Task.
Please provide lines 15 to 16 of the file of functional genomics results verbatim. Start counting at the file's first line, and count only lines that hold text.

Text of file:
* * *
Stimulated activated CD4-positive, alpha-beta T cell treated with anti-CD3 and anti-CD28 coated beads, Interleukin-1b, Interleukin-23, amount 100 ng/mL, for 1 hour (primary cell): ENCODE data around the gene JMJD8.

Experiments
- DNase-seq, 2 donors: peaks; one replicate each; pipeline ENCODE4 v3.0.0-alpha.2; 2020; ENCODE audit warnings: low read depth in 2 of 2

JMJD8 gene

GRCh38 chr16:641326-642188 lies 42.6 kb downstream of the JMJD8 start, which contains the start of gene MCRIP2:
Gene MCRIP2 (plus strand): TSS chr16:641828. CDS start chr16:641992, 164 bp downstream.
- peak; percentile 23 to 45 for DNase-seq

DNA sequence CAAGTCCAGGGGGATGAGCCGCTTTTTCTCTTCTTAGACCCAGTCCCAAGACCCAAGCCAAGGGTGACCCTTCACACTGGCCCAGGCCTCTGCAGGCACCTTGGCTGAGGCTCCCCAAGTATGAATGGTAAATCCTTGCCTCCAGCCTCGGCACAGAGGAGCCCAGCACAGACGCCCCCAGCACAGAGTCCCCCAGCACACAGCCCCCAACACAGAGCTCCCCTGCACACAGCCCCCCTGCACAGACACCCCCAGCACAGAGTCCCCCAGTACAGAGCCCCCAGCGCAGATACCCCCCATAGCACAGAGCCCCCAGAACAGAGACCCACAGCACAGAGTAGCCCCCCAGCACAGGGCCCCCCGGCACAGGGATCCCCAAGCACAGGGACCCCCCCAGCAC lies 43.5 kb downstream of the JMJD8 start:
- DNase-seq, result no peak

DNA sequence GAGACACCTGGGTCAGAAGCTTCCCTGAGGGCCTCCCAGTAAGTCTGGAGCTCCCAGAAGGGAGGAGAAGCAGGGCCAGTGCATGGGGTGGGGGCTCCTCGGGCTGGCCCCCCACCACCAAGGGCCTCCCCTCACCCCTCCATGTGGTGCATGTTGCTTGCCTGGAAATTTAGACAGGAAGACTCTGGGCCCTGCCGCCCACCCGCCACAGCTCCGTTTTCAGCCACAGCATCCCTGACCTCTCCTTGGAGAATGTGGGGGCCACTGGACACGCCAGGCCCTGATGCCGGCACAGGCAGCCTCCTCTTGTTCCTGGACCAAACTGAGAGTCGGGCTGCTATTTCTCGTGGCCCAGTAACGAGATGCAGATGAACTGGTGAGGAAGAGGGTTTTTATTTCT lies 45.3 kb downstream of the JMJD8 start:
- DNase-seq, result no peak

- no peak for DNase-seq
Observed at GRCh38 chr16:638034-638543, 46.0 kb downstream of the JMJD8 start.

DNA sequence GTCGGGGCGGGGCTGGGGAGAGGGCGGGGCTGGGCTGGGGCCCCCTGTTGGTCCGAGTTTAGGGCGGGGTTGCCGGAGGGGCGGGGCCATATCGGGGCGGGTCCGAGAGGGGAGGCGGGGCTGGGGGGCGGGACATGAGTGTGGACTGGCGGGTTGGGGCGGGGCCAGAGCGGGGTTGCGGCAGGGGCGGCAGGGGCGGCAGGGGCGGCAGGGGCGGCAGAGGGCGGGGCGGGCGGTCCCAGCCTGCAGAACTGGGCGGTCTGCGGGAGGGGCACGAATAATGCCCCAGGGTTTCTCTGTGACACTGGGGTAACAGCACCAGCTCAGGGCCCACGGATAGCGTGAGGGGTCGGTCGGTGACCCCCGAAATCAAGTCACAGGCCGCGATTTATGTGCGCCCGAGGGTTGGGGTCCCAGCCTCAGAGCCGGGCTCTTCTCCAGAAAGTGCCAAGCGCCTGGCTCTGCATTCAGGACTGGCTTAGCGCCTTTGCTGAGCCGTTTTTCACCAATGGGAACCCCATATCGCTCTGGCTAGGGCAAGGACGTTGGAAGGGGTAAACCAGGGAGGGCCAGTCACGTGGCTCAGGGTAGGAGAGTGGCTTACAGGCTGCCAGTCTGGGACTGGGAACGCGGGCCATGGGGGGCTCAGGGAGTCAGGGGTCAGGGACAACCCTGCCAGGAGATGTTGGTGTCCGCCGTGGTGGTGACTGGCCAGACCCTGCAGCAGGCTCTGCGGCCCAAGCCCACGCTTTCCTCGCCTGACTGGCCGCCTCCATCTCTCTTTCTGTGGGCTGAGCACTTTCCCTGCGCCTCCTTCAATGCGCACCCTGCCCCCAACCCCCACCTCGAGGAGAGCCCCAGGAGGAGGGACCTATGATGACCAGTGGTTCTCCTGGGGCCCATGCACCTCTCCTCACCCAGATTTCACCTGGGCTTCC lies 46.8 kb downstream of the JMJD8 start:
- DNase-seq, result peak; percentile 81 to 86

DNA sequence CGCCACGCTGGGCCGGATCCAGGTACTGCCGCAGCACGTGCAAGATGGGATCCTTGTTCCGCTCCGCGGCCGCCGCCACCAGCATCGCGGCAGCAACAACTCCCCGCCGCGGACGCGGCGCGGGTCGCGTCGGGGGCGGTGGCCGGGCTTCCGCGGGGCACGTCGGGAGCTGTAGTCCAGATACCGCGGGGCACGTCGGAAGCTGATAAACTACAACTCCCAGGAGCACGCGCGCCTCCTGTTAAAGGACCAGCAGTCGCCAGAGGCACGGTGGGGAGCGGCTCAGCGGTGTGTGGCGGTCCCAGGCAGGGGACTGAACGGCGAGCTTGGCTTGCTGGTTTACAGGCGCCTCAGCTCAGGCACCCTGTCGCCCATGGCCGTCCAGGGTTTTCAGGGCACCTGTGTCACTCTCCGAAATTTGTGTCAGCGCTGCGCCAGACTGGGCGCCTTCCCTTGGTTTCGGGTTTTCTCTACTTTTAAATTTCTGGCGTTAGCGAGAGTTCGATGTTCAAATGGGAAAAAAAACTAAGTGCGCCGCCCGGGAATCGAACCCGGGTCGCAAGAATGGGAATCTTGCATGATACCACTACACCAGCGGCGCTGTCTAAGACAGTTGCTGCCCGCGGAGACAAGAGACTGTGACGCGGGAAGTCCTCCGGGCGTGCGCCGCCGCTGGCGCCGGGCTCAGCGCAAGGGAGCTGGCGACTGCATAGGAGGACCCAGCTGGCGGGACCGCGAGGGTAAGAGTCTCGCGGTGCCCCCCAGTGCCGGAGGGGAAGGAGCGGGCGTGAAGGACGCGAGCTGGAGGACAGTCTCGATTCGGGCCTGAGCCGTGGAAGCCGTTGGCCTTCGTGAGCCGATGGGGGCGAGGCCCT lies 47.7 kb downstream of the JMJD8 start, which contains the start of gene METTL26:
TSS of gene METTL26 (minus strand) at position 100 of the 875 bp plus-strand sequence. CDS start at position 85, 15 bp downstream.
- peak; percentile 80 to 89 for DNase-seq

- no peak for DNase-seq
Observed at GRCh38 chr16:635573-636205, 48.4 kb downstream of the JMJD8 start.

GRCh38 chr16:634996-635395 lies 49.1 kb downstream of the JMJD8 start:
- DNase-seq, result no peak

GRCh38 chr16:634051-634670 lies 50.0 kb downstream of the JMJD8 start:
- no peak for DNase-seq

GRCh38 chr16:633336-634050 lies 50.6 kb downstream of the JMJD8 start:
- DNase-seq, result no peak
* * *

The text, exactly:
- DNase-seq, result peak; percentile 81 to 86

DNA sequence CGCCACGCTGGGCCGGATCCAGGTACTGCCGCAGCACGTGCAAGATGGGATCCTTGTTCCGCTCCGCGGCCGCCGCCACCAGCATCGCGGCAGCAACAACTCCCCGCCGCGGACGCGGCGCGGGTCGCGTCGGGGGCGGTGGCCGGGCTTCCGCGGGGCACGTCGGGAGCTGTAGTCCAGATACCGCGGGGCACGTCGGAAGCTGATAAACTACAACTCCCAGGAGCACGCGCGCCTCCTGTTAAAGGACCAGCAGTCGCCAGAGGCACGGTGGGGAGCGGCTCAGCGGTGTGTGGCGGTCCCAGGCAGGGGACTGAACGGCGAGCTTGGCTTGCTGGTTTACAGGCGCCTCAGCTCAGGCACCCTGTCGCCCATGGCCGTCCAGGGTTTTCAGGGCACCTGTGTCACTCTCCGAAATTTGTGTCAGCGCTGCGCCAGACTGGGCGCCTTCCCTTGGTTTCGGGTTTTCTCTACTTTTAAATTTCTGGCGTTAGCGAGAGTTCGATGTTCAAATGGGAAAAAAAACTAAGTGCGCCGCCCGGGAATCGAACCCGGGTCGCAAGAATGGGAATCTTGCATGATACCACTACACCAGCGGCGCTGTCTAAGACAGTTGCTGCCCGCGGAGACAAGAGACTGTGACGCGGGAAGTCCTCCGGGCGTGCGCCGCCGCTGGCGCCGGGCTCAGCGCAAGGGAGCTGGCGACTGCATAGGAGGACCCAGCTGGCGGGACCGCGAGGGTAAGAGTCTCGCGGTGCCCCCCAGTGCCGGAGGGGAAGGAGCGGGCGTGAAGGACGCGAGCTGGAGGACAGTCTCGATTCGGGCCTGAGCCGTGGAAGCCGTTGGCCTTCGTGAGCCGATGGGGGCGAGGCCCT lies 47.7 kb downstream of the JMJD8 start, which contains the start of gene METTL26: